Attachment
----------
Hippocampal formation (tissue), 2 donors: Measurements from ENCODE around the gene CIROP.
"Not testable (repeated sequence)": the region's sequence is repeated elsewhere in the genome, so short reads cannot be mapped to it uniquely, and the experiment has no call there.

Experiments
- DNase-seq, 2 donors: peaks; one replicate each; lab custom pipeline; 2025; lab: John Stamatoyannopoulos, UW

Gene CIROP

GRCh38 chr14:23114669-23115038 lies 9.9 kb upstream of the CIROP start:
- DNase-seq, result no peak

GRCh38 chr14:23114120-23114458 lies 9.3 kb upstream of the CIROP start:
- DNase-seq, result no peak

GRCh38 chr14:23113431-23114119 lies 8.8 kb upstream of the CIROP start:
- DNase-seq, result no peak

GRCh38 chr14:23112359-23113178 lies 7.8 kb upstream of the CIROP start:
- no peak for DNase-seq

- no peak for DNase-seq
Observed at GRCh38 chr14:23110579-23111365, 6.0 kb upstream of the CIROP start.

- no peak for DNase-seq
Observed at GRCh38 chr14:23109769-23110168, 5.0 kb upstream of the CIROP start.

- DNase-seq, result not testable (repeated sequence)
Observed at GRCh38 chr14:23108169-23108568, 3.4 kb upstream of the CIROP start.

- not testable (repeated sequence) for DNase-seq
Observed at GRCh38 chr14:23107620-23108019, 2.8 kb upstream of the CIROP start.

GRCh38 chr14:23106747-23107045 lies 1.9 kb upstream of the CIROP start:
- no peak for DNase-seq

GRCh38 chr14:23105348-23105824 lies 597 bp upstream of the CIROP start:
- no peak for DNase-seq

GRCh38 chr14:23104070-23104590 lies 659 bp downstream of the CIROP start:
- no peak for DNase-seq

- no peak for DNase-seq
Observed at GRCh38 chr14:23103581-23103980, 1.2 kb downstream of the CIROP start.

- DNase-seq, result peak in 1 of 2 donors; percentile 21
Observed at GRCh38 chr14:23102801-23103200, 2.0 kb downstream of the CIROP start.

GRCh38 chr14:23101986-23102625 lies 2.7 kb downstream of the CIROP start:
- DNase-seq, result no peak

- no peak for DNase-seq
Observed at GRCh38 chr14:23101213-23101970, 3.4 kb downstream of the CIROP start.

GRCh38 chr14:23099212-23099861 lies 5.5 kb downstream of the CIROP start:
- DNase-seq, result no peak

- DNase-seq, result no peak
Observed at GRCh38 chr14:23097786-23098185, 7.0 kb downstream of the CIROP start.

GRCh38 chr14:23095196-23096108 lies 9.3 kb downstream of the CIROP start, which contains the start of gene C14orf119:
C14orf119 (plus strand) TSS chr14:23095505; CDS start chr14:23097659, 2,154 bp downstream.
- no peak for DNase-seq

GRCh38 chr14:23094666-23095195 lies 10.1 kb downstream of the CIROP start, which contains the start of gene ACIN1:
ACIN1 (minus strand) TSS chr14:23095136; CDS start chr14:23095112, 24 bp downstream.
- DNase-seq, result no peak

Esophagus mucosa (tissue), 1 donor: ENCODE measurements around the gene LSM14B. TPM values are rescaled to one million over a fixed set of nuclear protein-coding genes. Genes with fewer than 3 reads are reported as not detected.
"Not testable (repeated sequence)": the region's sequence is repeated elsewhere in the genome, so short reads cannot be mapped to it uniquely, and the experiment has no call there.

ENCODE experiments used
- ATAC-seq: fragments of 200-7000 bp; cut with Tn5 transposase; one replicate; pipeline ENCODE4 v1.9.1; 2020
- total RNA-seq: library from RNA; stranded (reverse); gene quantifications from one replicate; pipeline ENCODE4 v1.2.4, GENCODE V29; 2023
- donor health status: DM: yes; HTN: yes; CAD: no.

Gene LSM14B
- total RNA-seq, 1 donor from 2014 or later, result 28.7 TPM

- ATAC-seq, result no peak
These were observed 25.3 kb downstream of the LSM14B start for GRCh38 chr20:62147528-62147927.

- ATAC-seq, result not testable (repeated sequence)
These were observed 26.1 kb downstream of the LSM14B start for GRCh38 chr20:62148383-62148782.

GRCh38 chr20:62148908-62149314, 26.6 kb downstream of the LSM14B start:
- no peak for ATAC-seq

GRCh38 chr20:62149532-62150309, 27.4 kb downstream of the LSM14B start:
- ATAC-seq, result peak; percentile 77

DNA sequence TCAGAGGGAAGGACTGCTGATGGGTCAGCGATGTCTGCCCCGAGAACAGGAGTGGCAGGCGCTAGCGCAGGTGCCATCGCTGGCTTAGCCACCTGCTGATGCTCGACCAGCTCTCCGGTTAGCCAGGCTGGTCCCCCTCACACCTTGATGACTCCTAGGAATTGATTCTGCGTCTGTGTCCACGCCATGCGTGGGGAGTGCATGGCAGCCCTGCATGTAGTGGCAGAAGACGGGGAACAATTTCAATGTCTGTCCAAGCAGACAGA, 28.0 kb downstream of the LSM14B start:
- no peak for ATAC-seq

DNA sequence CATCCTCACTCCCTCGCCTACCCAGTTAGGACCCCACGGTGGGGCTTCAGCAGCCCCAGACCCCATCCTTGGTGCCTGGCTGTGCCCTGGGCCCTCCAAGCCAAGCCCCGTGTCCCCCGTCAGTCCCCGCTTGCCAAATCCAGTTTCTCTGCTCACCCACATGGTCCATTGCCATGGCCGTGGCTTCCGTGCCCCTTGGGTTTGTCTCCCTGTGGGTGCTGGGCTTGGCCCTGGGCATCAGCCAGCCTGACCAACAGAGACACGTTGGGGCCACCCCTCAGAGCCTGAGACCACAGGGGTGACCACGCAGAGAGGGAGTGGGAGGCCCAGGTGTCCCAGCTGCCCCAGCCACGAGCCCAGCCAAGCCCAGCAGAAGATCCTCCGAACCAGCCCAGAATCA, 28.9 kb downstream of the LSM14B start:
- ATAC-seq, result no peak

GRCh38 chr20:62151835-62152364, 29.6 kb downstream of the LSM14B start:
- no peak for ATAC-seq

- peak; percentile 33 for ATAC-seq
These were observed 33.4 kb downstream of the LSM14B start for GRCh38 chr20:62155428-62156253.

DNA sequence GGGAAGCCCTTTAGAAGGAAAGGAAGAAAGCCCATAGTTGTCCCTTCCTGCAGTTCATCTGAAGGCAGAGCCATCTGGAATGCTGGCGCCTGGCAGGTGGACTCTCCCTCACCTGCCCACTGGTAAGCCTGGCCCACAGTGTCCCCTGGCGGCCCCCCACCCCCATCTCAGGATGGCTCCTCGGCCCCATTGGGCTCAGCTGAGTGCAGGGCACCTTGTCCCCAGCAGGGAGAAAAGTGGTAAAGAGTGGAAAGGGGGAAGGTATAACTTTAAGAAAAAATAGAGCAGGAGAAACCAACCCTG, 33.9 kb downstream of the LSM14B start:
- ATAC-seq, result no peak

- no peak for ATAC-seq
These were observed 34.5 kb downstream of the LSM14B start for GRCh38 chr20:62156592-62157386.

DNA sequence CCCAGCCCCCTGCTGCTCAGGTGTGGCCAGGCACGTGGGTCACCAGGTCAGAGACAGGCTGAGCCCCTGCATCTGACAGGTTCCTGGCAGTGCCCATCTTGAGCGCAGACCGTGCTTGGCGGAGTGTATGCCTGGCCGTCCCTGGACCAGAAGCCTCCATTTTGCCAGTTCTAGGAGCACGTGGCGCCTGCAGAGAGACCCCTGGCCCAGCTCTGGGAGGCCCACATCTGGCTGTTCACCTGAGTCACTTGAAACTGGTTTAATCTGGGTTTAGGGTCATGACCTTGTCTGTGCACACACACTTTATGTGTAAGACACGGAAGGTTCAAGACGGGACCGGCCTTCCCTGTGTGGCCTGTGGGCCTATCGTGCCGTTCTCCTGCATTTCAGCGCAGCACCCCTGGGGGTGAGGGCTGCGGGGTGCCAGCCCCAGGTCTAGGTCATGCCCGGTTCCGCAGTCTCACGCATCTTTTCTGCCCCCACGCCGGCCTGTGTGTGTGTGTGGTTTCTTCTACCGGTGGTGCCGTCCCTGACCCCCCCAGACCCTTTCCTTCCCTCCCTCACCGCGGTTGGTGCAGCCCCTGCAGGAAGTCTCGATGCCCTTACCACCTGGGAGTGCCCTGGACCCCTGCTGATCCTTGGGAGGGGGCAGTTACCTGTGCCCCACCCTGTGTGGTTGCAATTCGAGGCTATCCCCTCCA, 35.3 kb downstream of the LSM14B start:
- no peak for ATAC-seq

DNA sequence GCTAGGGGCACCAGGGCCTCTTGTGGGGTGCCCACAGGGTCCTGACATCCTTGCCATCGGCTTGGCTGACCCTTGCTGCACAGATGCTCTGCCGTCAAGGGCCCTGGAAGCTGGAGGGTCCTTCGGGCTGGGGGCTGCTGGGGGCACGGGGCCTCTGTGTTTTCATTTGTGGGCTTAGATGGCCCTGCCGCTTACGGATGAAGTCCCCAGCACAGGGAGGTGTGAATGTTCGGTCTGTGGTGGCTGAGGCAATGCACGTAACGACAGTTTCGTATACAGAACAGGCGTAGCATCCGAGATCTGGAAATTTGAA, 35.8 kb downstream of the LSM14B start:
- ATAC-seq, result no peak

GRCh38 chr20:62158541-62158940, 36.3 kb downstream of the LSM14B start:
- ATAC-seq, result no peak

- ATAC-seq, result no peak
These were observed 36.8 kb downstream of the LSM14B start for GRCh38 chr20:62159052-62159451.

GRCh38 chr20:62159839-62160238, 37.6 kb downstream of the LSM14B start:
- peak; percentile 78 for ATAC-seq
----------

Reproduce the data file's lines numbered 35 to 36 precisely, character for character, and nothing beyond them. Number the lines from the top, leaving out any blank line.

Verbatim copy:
Observed at GRCh38 chr14:23101213-23101970, 3.4 kb downstream of the CIROP start.

GRCh38 chr14:23099212-23099861 lies 5.5 kb downstream of the CIROP start: